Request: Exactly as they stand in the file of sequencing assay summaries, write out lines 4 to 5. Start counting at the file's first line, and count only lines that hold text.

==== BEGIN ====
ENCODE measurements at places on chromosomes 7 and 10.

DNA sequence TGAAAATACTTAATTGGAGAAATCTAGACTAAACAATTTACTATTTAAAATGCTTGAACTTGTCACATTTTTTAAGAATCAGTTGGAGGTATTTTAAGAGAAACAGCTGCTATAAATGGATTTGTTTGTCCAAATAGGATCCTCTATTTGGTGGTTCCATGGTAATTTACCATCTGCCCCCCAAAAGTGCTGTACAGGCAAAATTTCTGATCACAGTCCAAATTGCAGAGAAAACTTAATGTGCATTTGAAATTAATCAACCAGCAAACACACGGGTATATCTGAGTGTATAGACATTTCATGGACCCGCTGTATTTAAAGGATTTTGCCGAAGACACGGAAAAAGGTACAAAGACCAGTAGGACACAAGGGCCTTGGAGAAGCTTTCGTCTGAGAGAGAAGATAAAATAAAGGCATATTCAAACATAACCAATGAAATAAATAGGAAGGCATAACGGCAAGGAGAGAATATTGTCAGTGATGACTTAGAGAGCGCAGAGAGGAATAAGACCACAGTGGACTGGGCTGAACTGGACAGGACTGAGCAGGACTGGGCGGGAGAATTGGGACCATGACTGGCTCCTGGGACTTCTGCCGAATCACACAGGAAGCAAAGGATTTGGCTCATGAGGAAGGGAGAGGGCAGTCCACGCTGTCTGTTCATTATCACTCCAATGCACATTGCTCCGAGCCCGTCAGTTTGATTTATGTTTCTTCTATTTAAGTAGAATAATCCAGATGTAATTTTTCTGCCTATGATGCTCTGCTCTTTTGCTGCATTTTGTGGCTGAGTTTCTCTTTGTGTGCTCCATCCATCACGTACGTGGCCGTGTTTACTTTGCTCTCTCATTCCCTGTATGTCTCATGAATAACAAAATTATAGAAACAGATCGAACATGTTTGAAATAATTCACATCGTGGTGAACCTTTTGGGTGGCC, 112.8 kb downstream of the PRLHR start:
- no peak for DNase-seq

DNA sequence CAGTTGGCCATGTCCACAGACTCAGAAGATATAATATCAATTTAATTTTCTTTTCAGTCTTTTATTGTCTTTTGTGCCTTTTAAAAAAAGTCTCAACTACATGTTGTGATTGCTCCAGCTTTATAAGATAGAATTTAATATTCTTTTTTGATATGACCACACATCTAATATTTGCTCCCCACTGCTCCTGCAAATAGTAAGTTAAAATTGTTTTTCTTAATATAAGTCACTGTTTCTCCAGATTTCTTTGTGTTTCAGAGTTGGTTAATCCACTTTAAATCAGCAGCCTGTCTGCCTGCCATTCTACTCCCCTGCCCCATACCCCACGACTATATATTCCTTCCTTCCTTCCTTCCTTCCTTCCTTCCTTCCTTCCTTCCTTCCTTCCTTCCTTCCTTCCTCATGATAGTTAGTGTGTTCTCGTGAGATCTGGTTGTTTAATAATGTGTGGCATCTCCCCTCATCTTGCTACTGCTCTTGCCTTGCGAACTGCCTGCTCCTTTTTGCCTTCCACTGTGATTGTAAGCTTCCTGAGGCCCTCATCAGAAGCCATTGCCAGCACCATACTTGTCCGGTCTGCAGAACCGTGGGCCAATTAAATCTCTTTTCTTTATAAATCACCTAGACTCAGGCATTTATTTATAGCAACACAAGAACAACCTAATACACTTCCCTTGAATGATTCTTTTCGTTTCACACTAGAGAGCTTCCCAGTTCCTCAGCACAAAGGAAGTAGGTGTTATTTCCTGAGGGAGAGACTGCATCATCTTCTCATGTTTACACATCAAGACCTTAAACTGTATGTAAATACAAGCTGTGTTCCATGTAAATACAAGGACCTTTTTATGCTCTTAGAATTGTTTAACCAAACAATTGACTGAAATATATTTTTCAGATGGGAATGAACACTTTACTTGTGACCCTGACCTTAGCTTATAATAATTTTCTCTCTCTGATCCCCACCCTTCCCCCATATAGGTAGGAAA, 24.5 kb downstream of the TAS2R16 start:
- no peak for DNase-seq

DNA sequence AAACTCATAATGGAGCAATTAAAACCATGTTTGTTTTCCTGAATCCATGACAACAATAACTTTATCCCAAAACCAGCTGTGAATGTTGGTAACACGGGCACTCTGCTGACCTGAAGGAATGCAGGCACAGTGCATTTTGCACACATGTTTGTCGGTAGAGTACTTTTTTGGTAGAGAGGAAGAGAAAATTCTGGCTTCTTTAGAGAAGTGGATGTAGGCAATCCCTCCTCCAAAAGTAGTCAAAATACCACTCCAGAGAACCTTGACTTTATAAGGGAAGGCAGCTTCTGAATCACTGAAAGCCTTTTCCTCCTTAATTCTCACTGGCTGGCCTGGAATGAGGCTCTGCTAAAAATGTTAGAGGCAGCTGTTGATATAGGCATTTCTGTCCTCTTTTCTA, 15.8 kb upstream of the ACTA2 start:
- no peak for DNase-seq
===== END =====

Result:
DNA sequence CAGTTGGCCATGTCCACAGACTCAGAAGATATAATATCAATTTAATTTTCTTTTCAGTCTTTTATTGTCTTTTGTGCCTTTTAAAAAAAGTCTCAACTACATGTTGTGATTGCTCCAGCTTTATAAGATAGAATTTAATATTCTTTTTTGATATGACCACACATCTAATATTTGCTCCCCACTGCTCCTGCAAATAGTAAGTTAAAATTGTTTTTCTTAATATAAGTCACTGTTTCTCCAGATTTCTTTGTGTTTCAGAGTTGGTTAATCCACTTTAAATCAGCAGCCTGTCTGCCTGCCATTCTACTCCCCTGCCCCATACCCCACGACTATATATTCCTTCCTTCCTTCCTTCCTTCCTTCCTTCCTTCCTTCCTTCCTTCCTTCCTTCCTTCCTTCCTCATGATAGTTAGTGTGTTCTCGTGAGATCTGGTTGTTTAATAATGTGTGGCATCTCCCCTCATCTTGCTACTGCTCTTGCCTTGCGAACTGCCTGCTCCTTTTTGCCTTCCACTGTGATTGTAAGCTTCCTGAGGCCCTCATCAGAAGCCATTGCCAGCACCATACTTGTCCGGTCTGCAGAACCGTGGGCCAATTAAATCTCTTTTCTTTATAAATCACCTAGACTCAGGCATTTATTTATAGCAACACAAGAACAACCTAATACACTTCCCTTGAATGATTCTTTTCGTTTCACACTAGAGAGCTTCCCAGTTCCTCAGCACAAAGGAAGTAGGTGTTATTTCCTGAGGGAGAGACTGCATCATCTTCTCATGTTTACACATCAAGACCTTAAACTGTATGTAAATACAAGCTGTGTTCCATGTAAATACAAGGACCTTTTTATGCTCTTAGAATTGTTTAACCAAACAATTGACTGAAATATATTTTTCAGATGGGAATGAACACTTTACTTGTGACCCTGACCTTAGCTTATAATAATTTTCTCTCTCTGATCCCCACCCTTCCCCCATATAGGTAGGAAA, 24.5 kb downstream of the TAS2R16 start:
- no peak for DNase-seq